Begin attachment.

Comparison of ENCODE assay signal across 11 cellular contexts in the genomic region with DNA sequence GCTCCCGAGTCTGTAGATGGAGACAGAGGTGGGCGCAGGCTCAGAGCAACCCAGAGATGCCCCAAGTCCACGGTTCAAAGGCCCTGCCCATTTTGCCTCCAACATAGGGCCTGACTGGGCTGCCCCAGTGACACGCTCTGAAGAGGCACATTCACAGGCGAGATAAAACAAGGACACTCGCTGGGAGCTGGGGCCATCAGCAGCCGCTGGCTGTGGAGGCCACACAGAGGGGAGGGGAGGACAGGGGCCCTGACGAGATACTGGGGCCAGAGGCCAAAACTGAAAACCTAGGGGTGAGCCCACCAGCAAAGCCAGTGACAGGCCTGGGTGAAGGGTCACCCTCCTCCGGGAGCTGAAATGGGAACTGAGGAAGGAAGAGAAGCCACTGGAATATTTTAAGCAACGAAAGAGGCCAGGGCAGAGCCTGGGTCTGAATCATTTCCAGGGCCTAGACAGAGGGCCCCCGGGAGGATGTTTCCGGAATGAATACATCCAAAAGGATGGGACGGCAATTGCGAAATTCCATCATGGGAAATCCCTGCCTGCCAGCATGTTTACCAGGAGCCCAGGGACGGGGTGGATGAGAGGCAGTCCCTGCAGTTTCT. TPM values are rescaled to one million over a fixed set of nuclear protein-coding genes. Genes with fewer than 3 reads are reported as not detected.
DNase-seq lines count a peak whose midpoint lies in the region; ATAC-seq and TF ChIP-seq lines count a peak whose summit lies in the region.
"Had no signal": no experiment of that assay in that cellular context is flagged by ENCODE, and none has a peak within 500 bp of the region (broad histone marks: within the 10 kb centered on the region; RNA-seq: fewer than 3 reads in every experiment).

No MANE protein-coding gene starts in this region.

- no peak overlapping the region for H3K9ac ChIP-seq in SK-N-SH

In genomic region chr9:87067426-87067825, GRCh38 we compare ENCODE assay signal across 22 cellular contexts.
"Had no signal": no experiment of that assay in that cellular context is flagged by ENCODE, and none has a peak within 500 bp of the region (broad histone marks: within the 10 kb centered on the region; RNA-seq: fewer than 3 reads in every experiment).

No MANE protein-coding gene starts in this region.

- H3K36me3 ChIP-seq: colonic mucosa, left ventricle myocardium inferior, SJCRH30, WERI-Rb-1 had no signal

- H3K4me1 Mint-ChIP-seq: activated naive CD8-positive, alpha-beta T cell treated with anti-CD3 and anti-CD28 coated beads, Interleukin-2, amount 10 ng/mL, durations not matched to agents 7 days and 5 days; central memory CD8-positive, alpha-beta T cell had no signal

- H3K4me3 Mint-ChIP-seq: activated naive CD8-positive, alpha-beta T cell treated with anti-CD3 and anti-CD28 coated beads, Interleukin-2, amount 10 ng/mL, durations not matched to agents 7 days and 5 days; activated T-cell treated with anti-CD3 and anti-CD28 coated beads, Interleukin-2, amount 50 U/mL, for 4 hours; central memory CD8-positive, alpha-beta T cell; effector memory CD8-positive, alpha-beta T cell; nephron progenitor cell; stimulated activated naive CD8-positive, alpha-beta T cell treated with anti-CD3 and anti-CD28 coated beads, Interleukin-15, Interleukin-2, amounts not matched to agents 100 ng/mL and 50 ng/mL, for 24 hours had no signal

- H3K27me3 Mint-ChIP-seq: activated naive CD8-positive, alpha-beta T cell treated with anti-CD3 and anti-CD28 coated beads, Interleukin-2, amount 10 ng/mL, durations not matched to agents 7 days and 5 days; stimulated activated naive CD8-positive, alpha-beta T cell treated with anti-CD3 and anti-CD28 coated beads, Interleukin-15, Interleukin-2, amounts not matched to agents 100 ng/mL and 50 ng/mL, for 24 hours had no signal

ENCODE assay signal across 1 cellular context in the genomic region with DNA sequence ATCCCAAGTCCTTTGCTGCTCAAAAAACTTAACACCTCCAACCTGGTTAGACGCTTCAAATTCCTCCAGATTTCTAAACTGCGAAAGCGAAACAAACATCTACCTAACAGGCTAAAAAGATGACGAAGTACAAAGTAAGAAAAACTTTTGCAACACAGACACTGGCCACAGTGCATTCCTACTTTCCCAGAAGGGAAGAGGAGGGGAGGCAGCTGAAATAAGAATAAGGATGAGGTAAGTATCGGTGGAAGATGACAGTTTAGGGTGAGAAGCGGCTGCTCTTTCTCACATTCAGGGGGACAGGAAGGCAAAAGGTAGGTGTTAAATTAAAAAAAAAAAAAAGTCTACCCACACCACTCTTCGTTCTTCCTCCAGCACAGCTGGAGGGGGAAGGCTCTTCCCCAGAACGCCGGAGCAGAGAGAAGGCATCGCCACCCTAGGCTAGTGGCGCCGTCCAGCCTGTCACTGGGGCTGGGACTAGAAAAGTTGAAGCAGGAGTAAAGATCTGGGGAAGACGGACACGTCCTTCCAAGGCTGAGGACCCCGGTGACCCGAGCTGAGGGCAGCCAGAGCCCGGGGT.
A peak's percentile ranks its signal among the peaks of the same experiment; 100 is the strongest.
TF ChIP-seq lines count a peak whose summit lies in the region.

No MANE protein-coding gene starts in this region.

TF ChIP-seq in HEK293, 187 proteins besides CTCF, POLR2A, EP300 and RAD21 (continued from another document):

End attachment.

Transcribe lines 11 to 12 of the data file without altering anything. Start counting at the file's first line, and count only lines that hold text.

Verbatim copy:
- H3K4me3 Mint-ChIP-seq: activated naive CD8-positive, alpha-beta T cell treated with anti-CD3 and anti-CD28 coated beads, Interleukin-2, amount 10 ng/mL, durations not matched to agents 7 days and 5 days; activated T-cell treated with anti-CD3 and anti-CD28 coated beads, Interleukin-2, amount 50 U/mL, for 4 hours; central memory CD8-positive, alpha-beta T cell; effector memory CD8-positive, alpha-beta T cell; nephron progenitor cell; stimulated activated naive CD8-positive, alpha-beta T cell treated with anti-CD3 and anti-CD28 coated beads, Interleukin-15, Interleukin-2, amounts not matched to agents 100 ng/mL and 50 ng/mL, for 24 hours had no signal

- H3K27me3 Mint-ChIP-seq: activated naive CD8-positive, alpha-beta T cell treated with anti-CD3 and anti-CD28 coated beads, Interleukin-2, amount 10 ng/mL, durations not matched to agents 7 days and 5 days; stimulated activated naive CD8-positive, alpha-beta T cell treated with anti-CD3 and anti-CD28 coated beads, Interleukin-15, Interleukin-2, amounts not matched to agents 100 ng/mL and 50 ng/mL, for 24 hours had no signal